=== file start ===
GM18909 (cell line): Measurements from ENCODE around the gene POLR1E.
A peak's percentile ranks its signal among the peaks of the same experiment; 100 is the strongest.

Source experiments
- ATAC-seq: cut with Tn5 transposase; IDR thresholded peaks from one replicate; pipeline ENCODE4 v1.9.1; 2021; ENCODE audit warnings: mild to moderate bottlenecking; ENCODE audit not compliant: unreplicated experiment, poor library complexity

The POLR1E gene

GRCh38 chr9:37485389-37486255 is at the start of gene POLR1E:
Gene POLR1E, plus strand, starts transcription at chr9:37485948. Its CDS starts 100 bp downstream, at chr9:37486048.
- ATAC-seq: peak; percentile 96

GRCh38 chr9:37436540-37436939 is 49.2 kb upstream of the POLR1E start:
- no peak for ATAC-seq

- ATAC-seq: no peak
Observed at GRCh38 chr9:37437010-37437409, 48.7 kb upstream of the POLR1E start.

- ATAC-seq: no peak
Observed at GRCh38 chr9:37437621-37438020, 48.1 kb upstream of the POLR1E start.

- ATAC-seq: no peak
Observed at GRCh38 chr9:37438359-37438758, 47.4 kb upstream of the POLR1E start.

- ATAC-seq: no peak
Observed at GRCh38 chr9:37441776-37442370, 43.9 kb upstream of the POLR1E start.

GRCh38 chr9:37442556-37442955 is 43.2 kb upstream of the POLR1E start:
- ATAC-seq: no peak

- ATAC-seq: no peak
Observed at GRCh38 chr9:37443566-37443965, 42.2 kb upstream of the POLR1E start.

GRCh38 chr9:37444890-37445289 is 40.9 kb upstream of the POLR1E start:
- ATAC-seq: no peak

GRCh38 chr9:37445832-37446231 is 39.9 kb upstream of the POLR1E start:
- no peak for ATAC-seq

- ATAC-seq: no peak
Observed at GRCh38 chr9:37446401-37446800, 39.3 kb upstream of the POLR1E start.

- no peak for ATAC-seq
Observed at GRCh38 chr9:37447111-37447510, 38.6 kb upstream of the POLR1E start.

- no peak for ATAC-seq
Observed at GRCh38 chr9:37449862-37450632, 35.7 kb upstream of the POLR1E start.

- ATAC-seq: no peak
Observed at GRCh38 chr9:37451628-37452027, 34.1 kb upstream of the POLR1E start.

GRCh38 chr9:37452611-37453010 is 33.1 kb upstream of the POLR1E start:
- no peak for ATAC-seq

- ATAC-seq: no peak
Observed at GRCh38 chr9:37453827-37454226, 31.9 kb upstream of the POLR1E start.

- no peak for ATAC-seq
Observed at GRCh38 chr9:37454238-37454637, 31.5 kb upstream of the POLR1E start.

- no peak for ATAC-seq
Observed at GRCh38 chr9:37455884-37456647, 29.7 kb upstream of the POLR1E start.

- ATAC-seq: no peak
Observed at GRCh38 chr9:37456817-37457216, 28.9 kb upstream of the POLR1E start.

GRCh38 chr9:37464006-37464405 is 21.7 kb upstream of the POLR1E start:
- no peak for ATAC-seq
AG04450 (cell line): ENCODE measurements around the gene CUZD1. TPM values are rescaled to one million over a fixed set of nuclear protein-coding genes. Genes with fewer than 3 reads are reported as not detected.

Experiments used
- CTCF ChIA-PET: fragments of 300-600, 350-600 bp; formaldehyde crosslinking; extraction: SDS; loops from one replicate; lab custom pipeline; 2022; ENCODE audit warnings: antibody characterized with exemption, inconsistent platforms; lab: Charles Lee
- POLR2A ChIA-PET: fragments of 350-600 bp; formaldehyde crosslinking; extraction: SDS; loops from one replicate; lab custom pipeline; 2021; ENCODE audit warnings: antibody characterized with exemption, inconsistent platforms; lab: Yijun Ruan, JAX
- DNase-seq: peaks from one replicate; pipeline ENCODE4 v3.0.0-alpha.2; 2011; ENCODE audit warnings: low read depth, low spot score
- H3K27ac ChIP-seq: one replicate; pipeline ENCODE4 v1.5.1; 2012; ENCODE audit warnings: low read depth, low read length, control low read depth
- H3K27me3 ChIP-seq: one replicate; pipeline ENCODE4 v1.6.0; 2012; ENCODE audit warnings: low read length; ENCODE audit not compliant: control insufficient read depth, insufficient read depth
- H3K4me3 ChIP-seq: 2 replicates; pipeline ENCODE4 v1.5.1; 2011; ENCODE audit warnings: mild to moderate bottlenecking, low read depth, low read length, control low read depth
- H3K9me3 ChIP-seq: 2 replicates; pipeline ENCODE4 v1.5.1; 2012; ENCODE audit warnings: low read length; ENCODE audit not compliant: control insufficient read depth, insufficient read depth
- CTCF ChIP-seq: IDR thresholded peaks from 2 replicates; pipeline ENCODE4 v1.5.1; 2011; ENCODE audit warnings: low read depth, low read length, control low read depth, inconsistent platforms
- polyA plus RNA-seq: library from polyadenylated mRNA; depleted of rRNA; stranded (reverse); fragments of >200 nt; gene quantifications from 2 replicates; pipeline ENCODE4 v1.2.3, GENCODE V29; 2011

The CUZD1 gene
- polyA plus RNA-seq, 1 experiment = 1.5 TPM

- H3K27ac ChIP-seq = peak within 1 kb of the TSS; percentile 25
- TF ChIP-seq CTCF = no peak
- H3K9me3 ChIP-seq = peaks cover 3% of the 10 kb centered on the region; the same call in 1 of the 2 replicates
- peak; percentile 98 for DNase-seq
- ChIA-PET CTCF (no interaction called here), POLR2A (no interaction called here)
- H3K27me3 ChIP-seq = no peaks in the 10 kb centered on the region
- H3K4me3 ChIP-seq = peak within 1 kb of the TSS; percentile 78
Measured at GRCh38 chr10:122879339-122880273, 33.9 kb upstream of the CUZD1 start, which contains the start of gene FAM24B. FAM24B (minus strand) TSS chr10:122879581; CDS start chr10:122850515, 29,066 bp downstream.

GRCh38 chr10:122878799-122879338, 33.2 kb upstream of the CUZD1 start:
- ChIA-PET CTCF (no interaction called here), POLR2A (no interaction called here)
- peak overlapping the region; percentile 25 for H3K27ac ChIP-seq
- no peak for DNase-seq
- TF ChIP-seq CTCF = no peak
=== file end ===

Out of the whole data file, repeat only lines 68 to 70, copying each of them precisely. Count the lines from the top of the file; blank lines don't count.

GRCh38 chr10:122878799-122879338, 33.2 kb upstream of the CUZD1 start:
- ChIA-PET CTCF (no interaction called here), POLR2A (no interaction called here)
- peak overlapping the region; percentile 25 for H3K27ac ChIP-seq